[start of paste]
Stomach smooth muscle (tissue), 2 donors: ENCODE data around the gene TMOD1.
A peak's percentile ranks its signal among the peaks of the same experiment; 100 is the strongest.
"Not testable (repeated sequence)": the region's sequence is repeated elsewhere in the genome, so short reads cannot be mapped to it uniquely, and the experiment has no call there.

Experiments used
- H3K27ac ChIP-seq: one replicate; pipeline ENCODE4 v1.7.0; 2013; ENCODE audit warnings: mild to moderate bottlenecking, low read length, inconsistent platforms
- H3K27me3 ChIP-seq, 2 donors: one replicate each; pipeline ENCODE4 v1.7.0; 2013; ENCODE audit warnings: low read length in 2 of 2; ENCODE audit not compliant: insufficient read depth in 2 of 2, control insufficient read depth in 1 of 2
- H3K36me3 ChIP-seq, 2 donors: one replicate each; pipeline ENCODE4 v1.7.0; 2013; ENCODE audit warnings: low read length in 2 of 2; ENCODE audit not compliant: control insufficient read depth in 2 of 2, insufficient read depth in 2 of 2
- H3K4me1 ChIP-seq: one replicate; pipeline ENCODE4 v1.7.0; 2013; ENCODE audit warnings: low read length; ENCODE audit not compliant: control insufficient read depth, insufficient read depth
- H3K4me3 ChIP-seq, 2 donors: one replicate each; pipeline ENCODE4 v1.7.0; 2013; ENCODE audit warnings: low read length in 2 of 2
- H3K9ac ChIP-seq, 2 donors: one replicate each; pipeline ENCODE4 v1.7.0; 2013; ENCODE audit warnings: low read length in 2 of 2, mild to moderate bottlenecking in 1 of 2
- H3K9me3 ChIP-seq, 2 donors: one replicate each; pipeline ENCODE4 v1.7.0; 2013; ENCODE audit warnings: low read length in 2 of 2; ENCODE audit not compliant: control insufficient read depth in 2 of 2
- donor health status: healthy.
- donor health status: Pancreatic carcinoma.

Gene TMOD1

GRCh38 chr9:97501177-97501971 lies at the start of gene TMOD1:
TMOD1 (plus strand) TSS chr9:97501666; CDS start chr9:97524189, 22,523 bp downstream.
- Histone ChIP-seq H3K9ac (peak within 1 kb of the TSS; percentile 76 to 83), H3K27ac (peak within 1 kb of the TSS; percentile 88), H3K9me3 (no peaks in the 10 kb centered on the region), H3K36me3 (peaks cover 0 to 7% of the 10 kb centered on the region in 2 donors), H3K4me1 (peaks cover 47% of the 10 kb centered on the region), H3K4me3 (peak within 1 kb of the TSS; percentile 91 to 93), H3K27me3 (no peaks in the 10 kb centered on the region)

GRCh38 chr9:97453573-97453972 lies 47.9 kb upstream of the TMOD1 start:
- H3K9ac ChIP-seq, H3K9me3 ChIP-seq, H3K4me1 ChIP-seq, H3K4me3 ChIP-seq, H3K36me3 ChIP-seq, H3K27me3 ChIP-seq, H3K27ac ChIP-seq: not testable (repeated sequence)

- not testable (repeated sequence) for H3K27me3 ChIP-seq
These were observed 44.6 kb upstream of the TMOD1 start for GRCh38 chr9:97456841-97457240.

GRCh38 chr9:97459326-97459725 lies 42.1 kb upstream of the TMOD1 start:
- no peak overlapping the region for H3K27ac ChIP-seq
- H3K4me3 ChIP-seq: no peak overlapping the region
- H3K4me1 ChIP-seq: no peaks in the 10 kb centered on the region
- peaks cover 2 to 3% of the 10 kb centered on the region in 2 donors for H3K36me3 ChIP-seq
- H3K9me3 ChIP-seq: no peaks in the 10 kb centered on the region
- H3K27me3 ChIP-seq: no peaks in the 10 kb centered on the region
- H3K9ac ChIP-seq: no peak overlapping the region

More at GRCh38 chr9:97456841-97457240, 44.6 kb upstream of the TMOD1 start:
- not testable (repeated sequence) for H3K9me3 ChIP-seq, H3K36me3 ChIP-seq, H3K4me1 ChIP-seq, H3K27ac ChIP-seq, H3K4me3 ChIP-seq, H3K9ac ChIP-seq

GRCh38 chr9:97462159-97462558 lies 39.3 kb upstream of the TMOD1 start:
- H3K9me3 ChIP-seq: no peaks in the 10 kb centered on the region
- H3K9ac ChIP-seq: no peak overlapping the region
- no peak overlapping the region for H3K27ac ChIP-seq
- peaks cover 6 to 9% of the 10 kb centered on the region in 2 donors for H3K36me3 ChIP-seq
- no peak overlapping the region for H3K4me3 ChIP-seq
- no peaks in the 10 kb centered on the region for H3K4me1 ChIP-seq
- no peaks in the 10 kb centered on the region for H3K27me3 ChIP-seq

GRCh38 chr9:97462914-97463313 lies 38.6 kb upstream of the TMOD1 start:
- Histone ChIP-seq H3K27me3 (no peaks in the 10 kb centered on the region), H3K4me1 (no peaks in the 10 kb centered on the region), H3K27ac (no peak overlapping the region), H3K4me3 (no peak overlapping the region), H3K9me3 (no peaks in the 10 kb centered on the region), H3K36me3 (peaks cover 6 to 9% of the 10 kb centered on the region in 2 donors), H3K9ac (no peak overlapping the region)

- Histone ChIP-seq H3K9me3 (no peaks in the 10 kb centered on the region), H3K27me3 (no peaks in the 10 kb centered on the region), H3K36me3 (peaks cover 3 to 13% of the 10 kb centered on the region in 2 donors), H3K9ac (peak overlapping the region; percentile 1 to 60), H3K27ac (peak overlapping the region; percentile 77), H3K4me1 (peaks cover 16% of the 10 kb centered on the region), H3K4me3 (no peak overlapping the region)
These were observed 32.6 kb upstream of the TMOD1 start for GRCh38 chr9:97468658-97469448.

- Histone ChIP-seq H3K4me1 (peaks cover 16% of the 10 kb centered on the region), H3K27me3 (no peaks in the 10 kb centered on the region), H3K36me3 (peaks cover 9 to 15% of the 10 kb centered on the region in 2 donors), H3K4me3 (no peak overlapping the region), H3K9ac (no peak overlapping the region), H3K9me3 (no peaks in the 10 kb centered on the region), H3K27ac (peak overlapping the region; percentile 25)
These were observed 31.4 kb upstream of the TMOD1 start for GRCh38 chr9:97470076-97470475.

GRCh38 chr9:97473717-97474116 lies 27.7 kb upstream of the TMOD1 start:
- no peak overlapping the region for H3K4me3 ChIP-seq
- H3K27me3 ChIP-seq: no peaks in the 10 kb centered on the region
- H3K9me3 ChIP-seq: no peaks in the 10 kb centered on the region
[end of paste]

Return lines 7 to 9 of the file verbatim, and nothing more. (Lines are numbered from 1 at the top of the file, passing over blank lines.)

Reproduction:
- H3K36me3 ChIP-seq, 2 donors: one replicate each; pipeline ENCODE4 v1.7.0; 2013; ENCODE audit warnings: low read length in 2 of 2; ENCODE audit not compliant: control insufficient read depth in 2 of 2, insufficient read depth in 2 of 2
- H3K4me1 ChIP-seq: one replicate; pipeline ENCODE4 v1.7.0; 2013; ENCODE audit warnings: low read length; ENCODE audit not compliant: control insufficient read depth, insufficient read depth
- H3K4me3 ChIP-seq, 2 donors: one replicate each; pipeline ENCODE4 v1.7.0; 2013; ENCODE audit warnings: low read length in 2 of 2